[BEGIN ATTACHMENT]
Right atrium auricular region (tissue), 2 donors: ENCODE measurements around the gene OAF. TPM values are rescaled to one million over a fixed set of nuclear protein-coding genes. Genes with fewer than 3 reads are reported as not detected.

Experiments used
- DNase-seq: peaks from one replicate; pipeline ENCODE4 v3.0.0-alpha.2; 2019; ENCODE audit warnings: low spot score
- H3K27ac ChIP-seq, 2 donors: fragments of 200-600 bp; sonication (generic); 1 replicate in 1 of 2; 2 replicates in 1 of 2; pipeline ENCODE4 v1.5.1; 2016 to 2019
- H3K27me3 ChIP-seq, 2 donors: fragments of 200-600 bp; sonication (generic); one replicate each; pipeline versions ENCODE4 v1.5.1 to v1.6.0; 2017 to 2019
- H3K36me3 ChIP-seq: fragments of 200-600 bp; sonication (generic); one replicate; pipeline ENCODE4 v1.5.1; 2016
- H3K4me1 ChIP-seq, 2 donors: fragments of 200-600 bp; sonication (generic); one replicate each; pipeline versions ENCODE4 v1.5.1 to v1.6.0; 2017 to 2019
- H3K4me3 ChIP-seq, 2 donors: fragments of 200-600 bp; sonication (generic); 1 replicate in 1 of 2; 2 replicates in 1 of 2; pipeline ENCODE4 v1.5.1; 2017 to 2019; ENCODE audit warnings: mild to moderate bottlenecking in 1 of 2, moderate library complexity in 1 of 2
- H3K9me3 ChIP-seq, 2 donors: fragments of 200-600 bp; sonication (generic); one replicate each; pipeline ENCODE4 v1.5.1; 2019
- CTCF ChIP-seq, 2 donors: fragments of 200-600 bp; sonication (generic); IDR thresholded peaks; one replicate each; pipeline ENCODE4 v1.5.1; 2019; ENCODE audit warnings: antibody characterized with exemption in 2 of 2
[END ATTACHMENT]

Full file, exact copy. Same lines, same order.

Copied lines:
Right atrium auricular region (tissue), 2 donors: ENCODE measurements around the gene OAF. TPM values are rescaled to one million over a fixed set of nuclear protein-coding genes. Genes with fewer than 3 reads are reported as not detected.

Experiments used
- DNase-seq: peaks from one replicate; pipeline ENCODE4 v3.0.0-alpha.2; 2019; ENCODE audit warnings: low spot score
- H3K27ac ChIP-seq, 2 donors: fragments of 200-600 bp; sonication (generic); 1 replicate in 1 of 2; 2 replicates in 1 of 2; pipeline ENCODE4 v1.5.1; 2016 to 2019
- H3K27me3 ChIP-seq, 2 donors: fragments of 200-600 bp; sonication (generic); one replicate each; pipeline versions ENCODE4 v1.5.1 to v1.6.0; 2017 to 2019
- H3K36me3 ChIP-seq: fragments of 200-600 bp; sonication (generic); one replicate; pipeline ENCODE4 v1.5.1; 2016
- H3K4me1 ChIP-seq, 2 donors: fragments of 200-600 bp; sonication (generic); one replicate each; pipeline versions ENCODE4 v1.5.1 to v1.6.0; 2017 to 2019
- H3K4me3 ChIP-seq, 2 donors: fragments of 200-600 bp; sonication (generic); 1 replicate in 1 of 2; 2 replicates in 1 of 2; pipeline ENCODE4 v1.5.1; 2017 to 2019; ENCODE audit warnings: mild to moderate bottlenecking in 1 of 2, moderate library complexity in 1 of 2
- H3K9me3 ChIP-seq, 2 donors: fragments of 200-600 bp; sonication (generic); one replicate each; pipeline ENCODE4 v1.5.1; 2019
- CTCF ChIP-seq, 2 donors: fragments of 200-600 bp; sonication (generic); IDR thresholded peaks; one replicate each; pipeline ENCODE4 v1.5.1; 2019; ENCODE audit warnings: antibody characterized with exemption in 2 of 2